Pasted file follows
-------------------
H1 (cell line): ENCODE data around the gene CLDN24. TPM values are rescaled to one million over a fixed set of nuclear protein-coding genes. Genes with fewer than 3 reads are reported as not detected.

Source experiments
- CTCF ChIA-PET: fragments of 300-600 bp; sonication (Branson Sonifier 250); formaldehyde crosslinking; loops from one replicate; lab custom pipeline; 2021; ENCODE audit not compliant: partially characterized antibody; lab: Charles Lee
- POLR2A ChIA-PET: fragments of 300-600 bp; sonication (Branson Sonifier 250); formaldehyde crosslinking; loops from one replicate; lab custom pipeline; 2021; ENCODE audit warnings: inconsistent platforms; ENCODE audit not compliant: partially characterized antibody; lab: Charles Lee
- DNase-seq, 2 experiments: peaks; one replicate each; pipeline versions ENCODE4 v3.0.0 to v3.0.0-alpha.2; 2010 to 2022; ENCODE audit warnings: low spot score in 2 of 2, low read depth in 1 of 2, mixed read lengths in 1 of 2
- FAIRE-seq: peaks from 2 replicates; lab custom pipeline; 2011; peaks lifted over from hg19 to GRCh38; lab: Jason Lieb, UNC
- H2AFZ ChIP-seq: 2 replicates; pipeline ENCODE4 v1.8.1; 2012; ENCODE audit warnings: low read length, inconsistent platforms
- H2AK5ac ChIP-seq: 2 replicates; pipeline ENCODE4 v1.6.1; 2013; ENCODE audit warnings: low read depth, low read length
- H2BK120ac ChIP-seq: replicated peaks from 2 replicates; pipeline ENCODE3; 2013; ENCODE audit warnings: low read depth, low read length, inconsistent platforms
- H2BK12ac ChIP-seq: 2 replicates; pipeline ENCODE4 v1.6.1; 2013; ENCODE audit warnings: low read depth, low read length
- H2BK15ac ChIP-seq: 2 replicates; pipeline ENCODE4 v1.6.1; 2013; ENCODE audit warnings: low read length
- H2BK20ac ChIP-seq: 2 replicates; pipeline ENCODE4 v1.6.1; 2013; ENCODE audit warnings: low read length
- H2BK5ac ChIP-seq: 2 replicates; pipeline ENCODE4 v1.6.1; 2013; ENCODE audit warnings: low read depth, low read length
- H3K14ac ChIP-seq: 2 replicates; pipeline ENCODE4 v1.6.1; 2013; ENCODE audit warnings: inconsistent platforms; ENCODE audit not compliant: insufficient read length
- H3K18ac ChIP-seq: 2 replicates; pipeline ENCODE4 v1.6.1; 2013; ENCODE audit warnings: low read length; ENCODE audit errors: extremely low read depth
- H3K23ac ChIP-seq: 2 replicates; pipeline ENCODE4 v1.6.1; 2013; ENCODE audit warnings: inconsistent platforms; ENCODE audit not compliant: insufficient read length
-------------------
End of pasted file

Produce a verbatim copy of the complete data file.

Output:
H1 (cell line): ENCODE data around the gene CLDN24. TPM values are rescaled to one million over a fixed set of nuclear protein-coding genes. Genes with fewer than 3 reads are reported as not detected.

Source experiments
- CTCF ChIA-PET: fragments of 300-600 bp; sonication (Branson Sonifier 250); formaldehyde crosslinking; loops from one replicate; lab custom pipeline; 2021; ENCODE audit not compliant: partially characterized antibody; lab: Charles Lee
- POLR2A ChIA-PET: fragments of 300-600 bp; sonication (Branson Sonifier 250); formaldehyde crosslinking; loops from one replicate; lab custom pipeline; 2021; ENCODE audit warnings: inconsistent platforms; ENCODE audit not compliant: partially characterized antibody; lab: Charles Lee
- DNase-seq, 2 experiments: peaks; one replicate each; pipeline versions ENCODE4 v3.0.0 to v3.0.0-alpha.2; 2010 to 2022; ENCODE audit warnings: low spot score in 2 of 2, low read depth in 1 of 2, mixed read lengths in 1 of 2
- FAIRE-seq: peaks from 2 replicates; lab custom pipeline; 2011; peaks lifted over from hg19 to GRCh38; lab: Jason Lieb, UNC
- H2AFZ ChIP-seq: 2 replicates; pipeline ENCODE4 v1.8.1; 2012; ENCODE audit warnings: low read length, inconsistent platforms
- H2AK5ac ChIP-seq: 2 replicates; pipeline ENCODE4 v1.6.1; 2013; ENCODE audit warnings: low read depth, low read length
- H2BK120ac ChIP-seq: replicated peaks from 2 replicates; pipeline ENCODE3; 2013; ENCODE audit warnings: low read depth, low read length, inconsistent platforms
- H2BK12ac ChIP-seq: 2 replicates; pipeline ENCODE4 v1.6.1; 2013; ENCODE audit warnings: low read depth, low read length
- H2BK15ac ChIP-seq: 2 replicates; pipeline ENCODE4 v1.6.1; 2013; ENCODE audit warnings: low read length
- H2BK20ac ChIP-seq: 2 replicates; pipeline ENCODE4 v1.6.1; 2013; ENCODE audit warnings: low read length
- H2BK5ac ChIP-seq: 2 replicates; pipeline ENCODE4 v1.6.1; 2013; ENCODE audit warnings: low read depth, low read length
- H3K14ac ChIP-seq: 2 replicates; pipeline ENCODE4 v1.6.1; 2013; ENCODE audit warnings: inconsistent platforms; ENCODE audit not compliant: insufficient read length
- H3K18ac ChIP-seq: 2 replicates; pipeline ENCODE4 v1.6.1; 2013; ENCODE audit warnings: low read length; ENCODE audit errors: extremely low read depth
- H3K23ac ChIP-seq: 2 replicates; pipeline ENCODE4 v1.6.1; 2013; ENCODE audit warnings: inconsistent platforms; ENCODE audit not compliant: insufficient read length